Guest lists from Jayne Amara Ross and Frédéric D. Oberland (The Freemartin Calf, Oiseaux-Tempête), Bryan Ruhe (Ruhe), David Vélez (The Field Reporter), Monique Recknagel (Sonic Pieces) and David Colohan (Raising Holy Sparks, United Bible Studies) round out the year! Happy post-Christmas to all!
Jayne Amara Ross and Frédéric D. Oberland had a busy and fantastic year in 2013, as the release of The Freemartin Calf on DVD/vinyl was preceded by global screenings in living rooms and parks, and followed by the debut of Oberland’s Oiseaux-Tempête project. At the end of the year, Amara Ross began a residency in Iceland. Reviving post-rock and spoken word, these artists continue to redefine the essence of creativity. With a new FareWell Poetry in the works for 2014, we’re already excited for the new year!
Enjoy each artist’s Top Ten picks below, and click here for their recent interview with A Closer Listen, where they share much more about The Freemartin Calf and upcoming projects!
Jayne’s Top Ten
ADRIAN UTLEY’S GUITAR ORCHESTRA – In C 2xLP (Invada)
AGATHE MAX – Dangerous Days LP (Inglorious)
CHANTAL ACDA – Let Your Hands Be My Guide CD (Gizeh Records)
COLIN STETSON – New History Warfare Vol.3: To See More Light 2xLP (Constellation)
ENSEMBLE PEARL – Ensemble Pearl 2xLP (Drag City)
GASPAR CLAUS – Jo-ha-kyū LP (Modest Launch / Important)
GETATCHEW MEKURIA & THE EX & FRIENDS – Y’Anbessaw Tezeta 2xLP (Terp Records African Series)
MASTER MUSICIANS OF BUKKAKE – Far West LP (Important)
NICK CAVE & THE BAD SEEDS – Push The Sky Away LP+2×7″ Boxset (Bad Seed Ltd)
TINDERSTICKS – Les Salauds (OST) LP (Naïve)
WITXES – A Fabric Of Beliefs 2xLP (Denovali)
One of the youngest artists to crack our year-end Top 20, Bryan Ruhe made a solid impression with multiple releases. As the owner of the Clothbound label, Ruhe made a dent in the industry, but as a solo artist, he’s poised to make an even bigger impact. We’re looking forward to hearing his new sounds in the new year!
–2013 NEW RELEASES–
Benoit Pioulard – Roanoke (Self-Released)
The Boats – Live At St. James Priory, Bristol (Our Other Ideas)
e + i – Putting Off Stars (Cotton Goods)
Eluvium – Nightmare Ending (Temporary Residence Ltd.)
Josh Mason – Conduit (Scissor Tail Editions)
The Seaman & The Tattered Sail – Light Folds (Facture)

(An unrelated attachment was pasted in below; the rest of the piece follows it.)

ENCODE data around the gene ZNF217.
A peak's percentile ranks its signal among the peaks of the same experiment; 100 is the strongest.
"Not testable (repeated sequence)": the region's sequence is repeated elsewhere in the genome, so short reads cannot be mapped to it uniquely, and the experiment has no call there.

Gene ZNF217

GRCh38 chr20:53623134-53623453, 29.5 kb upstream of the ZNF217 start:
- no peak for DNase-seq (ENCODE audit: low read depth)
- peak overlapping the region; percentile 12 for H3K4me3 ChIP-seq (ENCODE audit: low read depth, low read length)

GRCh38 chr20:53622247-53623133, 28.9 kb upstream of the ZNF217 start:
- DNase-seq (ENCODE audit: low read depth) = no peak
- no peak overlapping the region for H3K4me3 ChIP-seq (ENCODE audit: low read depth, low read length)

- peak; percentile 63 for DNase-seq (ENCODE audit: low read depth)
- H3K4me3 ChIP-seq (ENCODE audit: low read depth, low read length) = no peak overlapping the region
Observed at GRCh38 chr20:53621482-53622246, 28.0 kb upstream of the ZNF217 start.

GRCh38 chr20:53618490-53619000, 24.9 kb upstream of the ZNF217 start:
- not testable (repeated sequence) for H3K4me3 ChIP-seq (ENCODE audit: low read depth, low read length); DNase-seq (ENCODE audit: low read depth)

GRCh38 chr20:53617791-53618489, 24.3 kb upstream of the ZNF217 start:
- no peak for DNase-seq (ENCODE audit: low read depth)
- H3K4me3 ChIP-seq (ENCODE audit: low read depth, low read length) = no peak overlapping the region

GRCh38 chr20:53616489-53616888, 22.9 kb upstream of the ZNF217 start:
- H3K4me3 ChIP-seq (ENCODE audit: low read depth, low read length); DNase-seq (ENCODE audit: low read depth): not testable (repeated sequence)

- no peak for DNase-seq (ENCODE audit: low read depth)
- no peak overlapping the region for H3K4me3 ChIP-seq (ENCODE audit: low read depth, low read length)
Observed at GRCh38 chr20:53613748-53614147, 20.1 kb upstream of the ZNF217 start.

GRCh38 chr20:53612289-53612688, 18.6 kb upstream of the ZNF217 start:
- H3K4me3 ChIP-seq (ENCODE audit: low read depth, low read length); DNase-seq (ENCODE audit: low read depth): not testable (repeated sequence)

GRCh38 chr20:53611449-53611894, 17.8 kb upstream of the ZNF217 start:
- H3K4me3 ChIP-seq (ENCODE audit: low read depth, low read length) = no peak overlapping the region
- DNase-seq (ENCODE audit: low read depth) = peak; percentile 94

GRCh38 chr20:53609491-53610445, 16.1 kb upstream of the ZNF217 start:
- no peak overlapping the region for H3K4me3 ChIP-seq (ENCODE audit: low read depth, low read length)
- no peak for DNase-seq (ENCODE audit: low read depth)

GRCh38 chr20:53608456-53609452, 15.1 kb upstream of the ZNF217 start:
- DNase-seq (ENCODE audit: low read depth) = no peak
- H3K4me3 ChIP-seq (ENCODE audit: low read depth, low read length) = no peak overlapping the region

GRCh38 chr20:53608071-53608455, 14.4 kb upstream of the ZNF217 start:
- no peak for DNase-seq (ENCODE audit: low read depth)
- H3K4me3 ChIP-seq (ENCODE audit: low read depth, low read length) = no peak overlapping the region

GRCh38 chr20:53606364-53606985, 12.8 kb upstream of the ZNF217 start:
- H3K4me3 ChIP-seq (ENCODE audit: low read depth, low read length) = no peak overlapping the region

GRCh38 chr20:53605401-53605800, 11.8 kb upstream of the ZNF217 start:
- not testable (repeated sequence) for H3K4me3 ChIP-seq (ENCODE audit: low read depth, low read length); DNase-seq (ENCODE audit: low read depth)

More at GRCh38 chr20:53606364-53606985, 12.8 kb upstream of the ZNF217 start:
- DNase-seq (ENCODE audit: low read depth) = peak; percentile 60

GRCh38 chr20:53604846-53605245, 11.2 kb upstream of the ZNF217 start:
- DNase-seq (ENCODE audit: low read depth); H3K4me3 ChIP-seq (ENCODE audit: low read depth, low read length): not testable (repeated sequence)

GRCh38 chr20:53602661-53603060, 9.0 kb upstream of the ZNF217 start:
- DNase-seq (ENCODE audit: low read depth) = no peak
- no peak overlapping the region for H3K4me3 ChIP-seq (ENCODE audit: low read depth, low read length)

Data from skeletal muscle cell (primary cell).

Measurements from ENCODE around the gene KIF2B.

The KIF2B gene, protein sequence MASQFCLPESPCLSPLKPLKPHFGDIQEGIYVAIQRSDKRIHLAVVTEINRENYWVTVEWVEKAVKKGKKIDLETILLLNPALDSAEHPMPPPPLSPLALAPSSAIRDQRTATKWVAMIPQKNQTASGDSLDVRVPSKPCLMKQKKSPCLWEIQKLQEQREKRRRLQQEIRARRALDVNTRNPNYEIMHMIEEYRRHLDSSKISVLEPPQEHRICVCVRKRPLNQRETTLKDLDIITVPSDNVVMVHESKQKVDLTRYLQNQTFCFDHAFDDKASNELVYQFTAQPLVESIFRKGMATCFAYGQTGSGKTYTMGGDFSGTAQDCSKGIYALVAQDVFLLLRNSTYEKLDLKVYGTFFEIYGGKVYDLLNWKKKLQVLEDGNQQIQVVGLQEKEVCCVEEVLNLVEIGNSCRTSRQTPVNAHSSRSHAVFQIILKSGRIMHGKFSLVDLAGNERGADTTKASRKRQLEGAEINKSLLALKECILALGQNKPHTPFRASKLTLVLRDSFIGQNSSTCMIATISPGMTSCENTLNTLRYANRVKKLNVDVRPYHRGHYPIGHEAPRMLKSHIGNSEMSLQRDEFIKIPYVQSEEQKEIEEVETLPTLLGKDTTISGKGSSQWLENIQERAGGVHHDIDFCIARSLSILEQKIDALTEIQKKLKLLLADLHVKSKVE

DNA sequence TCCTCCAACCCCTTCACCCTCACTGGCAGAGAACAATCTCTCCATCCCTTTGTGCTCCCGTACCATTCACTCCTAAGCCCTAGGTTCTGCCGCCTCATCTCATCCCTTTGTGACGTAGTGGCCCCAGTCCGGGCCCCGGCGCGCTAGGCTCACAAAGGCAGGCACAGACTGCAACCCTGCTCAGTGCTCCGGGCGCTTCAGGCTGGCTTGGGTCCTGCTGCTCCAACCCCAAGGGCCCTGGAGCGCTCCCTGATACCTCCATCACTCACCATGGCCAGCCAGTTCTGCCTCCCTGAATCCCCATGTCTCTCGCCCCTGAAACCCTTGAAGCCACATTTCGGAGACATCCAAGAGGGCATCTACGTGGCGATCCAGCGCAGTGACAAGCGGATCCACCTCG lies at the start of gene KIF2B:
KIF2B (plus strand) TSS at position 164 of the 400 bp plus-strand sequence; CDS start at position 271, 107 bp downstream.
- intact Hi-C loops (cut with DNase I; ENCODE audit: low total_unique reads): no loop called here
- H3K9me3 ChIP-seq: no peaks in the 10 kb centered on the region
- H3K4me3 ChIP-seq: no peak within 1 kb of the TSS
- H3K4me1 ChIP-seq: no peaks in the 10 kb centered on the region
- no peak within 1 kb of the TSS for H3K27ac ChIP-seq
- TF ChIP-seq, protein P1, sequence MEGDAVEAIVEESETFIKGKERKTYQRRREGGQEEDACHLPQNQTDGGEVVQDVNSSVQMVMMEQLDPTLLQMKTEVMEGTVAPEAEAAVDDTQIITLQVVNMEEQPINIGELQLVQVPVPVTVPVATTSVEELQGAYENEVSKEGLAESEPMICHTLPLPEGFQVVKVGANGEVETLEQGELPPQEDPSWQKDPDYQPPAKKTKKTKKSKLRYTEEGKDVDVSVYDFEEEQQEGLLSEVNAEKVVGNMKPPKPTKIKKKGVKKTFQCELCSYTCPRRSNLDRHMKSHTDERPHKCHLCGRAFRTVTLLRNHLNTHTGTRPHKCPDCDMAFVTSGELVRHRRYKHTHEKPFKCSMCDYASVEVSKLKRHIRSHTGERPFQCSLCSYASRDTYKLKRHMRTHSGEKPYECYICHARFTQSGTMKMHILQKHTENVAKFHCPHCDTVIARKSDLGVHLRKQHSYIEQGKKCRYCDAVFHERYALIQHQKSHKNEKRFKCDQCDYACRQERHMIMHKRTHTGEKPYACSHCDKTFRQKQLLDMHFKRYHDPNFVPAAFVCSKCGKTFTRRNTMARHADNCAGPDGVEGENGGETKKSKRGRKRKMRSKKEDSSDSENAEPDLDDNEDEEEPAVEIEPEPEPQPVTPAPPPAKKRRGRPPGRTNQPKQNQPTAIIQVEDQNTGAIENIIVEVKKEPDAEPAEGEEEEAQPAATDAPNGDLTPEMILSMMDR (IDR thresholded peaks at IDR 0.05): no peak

Wixel – Revox Tapes (Jordskred)
–2013 VINYL PRESSINGS OF PREVIOUSLY RELEASED ALBUMS–
Johann Johannsson – Fordlandia (NTOV)
Vangelis – Blade Runner (180 remastered vinyl reissue)
Vikki Jackman, Andrew Chalk & Jean-Nöel Rebilly – A Paper Doll’s Whisper of Spring (Faraway Press)
As a recording artist, David Vélez is both prolific and accomplished, his field recordings, soundscapes and installations stretching the boundaries of the ever-developing genre. As the head of The Field Reporter, he makes a difference in the entire industry. His website’s annual review (with guest lists!) is only a few days away, but here we have a preview of his own picks!
Compound form. COPPICE (Triple Bath)
Music for earbuds. STEPHEN CORNFORD (3Leaves)
Aral. D’INCISE (Mystery Sea)
Blank tape positive. RICHARD GARET (Contour Editions)
Forest solitude. JOHN GRZINICH (Static / Very Quiet)
Quasi static crack propagation. YANN LEGUAY (Consumer Waste)
Untitled #308. FRANCISCO LÓPEZ (Very Quiet)
The great silence. JAY-DEA LOPEZ (3Leaves)
Oiarzun. JEREMIE MATHES (Taâlem)
An extended meaning for something meaningless. FRANCISCO MEIRINO (AFT)
These walls resemble absence. MUFI.RE -Rui Almedia- (3Leaves)
Vaccabons et malfactours. FRÉDÉRIC NOGRAY (Kaon)
Circle wind. HIROKI SASAJIMA (Felt Collective)
Strata. TARAB -Eamon Sprod- (Unfathomless)
A measure of ground. STEPHEN CORNFORD, PATRICK FARMER (Consumer Waste)
Siilo. EERO PULKKINEN, TEEMU ITOLA (Whitecolors)
Framework Seasonal -Issue #5 Summer 2013-. THE DERBY TAPE RECORDING CLUB, THE LEICESTER TAPE RECORDING CLUB. Edited and compiled by MARK VERNON (Framework)
A Hawk And A Hacksaw – You Have Already Gone to the Other World (LM Duplication)
Colleen – The Weighing of the Heart (Second Language)
Kaboom Karavan – Hokus Fokus (Miasmah)
Dean Blunt – The Redeemer (Hippos In Tanks)
V/A – London Is The Place For Me 5 + 6 (Honest Jons)
Johanna Billing – I’m Gonna Live Anyhow Until I Die (Apparent Extent)
Sumie – s/t (Bella Union)
Mountains – Centralia (Thrill Jockey)
Though hard to pick just ten albums from the mountain of tapes, cds & vinyl I picked up in 2013, here’s a selection, in no particular order, that moved me in one way or another, all of which I can heartily recommend….
1. Mark Kozelek & Jimmy LaValle – Perils From The Sea (Caldo Verde Records)
I bought the first Red House Painters album the day I started college & have been a fan of Kozelek ever since, though probably much more intermittently since the dissolution of that band. When I first heard ‘Gustavo’ from this album, I felt like I’d just watched an incredible film. One of those early 90s Indie ones I seemed to live for back in the day & truthfully, still do. I was really taken aback by it & when I heard the whole album, I was not disappointed. Maybe it was hearing him singing in a new context, without the cyclical fingerpicking (which I absolutely love, mind) or maybe it was the fact that the songs all seem to have their own narrative. It made me listen to him with fresh ears. Those haunting, world-weary moments of clarity & epiphany are made all the more beautiful with the electronic backing & gently pulsing beats. So many stunning moments. A perfect pairing of musicians.